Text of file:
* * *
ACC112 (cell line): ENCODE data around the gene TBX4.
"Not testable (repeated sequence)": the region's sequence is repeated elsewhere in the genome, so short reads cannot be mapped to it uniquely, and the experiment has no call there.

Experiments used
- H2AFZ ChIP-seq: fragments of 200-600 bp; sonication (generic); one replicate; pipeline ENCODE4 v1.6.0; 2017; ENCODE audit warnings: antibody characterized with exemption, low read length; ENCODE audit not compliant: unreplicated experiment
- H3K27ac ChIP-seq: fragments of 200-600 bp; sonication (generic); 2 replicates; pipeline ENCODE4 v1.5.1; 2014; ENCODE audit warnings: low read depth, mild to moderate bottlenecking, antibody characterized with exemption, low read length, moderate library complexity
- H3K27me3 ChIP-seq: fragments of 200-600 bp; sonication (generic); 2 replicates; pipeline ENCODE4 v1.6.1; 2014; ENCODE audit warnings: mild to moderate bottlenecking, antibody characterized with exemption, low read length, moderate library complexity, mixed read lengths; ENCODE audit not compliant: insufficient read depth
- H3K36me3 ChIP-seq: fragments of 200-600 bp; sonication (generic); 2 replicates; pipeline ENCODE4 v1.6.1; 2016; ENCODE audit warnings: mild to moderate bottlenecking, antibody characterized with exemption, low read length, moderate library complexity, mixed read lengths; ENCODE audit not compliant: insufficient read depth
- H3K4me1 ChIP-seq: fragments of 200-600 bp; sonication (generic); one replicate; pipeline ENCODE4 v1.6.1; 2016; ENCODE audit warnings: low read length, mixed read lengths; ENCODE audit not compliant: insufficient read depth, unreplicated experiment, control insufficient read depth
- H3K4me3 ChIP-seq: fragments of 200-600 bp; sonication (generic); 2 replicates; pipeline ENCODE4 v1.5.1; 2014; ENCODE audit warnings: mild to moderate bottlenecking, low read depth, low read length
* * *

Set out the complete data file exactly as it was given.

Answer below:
ACC112 (cell line): ENCODE data around the gene TBX4.
"Not testable (repeated sequence)": the region's sequence is repeated elsewhere in the genome, so short reads cannot be mapped to it uniquely, and the experiment has no call there.

Experiments used
- H2AFZ ChIP-seq: fragments of 200-600 bp; sonication (generic); one replicate; pipeline ENCODE4 v1.6.0; 2017; ENCODE audit warnings: antibody characterized with exemption, low read length; ENCODE audit not compliant: unreplicated experiment
- H3K27ac ChIP-seq: fragments of 200-600 bp; sonication (generic); 2 replicates; pipeline ENCODE4 v1.5.1; 2014; ENCODE audit warnings: low read depth, mild to moderate bottlenecking, antibody characterized with exemption, low read length, moderate library complexity
- H3K27me3 ChIP-seq: fragments of 200-600 bp; sonication (generic); 2 replicates; pipeline ENCODE4 v1.6.1; 2014; ENCODE audit warnings: mild to moderate bottlenecking, antibody characterized with exemption, low read length, moderate library complexity, mixed read lengths; ENCODE audit not compliant: insufficient read depth
- H3K36me3 ChIP-seq: fragments of 200-600 bp; sonication (generic); 2 replicates; pipeline ENCODE4 v1.6.1; 2016; ENCODE audit warnings: mild to moderate bottlenecking, antibody characterized with exemption, low read length, moderate library complexity, mixed read lengths; ENCODE audit not compliant: insufficient read depth
- H3K4me1 ChIP-seq: fragments of 200-600 bp; sonication (generic); one replicate; pipeline ENCODE4 v1.6.1; 2016; ENCODE audit warnings: low read length, mixed read lengths; ENCODE audit not compliant: insufficient read depth, unreplicated experiment, control insufficient read depth
- H3K4me3 ChIP-seq: fragments of 200-600 bp; sonication (generic); 2 replicates; pipeline ENCODE4 v1.5.1; 2014; ENCODE audit warnings: mild to moderate bottlenecking, low read depth, low read length